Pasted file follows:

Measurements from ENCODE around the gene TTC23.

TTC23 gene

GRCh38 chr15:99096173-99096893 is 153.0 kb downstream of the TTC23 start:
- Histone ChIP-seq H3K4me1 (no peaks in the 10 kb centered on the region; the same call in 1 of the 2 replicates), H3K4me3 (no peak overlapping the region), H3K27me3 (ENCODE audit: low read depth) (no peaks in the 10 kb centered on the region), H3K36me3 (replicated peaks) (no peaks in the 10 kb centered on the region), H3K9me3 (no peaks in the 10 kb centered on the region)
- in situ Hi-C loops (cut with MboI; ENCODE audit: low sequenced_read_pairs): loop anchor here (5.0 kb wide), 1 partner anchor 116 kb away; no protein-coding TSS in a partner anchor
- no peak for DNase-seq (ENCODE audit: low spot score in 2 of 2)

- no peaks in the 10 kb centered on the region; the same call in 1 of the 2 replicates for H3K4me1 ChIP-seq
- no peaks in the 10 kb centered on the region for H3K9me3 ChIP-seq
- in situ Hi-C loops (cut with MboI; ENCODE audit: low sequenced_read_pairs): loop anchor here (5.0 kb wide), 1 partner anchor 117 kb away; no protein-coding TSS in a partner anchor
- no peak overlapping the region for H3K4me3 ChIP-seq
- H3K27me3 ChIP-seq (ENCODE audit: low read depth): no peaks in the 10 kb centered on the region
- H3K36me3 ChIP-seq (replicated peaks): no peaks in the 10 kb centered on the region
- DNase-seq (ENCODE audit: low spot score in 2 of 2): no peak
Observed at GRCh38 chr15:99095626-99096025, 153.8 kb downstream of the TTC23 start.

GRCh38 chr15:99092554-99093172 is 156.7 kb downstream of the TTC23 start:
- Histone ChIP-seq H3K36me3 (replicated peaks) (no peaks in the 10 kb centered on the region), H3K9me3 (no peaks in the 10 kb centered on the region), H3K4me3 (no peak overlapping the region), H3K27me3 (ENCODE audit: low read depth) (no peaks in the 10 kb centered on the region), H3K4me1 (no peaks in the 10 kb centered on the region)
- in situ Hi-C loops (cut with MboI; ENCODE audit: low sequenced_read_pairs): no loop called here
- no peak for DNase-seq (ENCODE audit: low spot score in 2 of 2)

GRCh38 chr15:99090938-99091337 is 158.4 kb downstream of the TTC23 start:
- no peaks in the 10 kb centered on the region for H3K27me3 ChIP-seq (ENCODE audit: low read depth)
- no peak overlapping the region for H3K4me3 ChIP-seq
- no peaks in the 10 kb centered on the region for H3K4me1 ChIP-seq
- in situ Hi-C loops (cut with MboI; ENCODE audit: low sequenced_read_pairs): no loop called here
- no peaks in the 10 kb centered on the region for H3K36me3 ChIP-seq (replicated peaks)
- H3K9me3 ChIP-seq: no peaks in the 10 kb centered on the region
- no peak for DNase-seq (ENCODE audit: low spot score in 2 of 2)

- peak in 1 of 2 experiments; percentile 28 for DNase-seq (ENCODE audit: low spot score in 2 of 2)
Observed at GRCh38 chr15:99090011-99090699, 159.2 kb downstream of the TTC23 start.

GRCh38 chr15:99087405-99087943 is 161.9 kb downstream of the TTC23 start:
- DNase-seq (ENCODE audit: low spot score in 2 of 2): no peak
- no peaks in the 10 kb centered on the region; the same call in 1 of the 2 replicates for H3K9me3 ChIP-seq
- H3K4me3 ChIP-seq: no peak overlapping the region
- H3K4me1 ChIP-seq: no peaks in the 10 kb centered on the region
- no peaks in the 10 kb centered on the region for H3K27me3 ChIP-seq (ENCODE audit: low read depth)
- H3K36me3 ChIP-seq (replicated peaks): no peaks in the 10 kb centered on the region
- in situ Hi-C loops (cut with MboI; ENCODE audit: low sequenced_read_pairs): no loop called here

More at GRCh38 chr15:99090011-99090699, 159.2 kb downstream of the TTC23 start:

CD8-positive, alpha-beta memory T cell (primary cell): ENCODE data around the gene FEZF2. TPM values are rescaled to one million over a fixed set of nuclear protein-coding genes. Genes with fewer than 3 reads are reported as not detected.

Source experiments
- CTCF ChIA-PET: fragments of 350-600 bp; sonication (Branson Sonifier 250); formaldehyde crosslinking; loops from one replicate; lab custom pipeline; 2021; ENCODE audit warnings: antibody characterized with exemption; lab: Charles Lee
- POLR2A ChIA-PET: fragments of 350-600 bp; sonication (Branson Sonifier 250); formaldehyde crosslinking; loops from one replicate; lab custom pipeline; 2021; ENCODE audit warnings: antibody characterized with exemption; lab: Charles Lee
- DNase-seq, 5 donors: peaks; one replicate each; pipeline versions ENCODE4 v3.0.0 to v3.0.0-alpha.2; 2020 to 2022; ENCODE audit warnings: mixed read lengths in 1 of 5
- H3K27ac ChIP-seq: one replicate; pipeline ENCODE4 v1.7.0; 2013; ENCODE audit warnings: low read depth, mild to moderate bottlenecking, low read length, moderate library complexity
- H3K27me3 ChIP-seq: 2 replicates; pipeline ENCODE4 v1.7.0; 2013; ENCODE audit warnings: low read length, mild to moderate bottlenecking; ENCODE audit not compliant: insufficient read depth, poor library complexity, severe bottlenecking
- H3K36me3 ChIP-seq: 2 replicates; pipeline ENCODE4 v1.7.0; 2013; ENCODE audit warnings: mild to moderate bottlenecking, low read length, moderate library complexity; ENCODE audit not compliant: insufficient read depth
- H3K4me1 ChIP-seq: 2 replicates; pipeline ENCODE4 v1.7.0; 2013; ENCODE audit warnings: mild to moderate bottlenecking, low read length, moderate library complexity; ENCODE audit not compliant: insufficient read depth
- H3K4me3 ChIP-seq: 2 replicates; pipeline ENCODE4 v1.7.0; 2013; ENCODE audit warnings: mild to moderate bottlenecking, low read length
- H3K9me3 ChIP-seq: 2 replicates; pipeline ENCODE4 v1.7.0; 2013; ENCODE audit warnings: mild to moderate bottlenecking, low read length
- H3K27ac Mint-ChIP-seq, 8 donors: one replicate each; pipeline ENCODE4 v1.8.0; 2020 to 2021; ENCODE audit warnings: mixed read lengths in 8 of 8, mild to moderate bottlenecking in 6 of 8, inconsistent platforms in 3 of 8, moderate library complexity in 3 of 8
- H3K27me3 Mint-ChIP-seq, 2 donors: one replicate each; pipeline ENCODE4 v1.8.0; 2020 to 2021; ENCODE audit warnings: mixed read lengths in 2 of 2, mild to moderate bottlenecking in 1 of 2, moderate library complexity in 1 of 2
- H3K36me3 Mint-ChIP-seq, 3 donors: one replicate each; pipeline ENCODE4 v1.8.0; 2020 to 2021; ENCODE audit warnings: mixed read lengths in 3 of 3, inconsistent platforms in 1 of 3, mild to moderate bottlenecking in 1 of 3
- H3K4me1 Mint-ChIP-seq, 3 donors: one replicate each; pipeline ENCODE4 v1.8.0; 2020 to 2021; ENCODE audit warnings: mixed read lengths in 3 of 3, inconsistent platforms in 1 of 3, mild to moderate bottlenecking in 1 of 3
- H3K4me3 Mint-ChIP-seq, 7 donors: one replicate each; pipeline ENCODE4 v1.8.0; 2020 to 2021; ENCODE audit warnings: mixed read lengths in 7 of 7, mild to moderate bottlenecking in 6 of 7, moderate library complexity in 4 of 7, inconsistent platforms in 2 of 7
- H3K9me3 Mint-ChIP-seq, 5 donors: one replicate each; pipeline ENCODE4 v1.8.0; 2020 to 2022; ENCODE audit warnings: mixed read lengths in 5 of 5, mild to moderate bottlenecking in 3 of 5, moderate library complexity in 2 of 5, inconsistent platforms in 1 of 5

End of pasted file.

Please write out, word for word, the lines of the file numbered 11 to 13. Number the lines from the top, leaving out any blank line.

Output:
- H3K27me3 ChIP-seq (ENCODE audit: low read depth): no peaks in the 10 kb centered on the region
- H3K36me3 ChIP-seq (replicated peaks): no peaks in the 10 kb centered on the region
- DNase-seq (ENCODE audit: low spot score in 2 of 2): no peak